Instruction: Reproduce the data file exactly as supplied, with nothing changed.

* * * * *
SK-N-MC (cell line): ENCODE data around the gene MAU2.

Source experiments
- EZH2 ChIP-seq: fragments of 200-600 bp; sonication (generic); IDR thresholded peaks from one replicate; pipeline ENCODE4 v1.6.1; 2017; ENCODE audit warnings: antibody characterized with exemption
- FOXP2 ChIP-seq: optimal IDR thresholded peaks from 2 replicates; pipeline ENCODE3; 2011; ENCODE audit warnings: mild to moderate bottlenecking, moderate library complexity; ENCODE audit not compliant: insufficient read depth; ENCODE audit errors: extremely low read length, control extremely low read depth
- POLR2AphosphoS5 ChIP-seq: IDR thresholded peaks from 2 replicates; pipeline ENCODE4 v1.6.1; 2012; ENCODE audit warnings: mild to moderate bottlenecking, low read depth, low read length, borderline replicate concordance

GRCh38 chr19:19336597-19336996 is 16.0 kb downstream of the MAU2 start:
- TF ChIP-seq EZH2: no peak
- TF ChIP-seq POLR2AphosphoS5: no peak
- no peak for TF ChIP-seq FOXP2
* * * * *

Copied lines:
SK-N-MC (cell line): ENCODE data around the gene MAU2.

Source experiments
- EZH2 ChIP-seq: fragments of 200-600 bp; sonication (generic); IDR thresholded peaks from one replicate; pipeline ENCODE4 v1.6.1; 2017; ENCODE audit warnings: antibody characterized with exemption
- FOXP2 ChIP-seq: optimal IDR thresholded peaks from 2 replicates; pipeline ENCODE3; 2011; ENCODE audit warnings: mild to moderate bottlenecking, moderate library complexity; ENCODE audit not compliant: insufficient read depth; ENCODE audit errors: extremely low read length, control extremely low read depth
- POLR2AphosphoS5 ChIP-seq: IDR thresholded peaks from 2 replicates; pipeline ENCODE4 v1.6.1; 2012; ENCODE audit warnings: mild to moderate bottlenecking, low read depth, low read length, borderline replicate concordance

GRCh38 chr19:19336597-19336996 is 16.0 kb downstream of the MAU2 start:
- TF ChIP-seq EZH2: no peak
- TF ChIP-seq POLR2AphosphoS5: no peak
- no peak for TF ChIP-seq FOXP2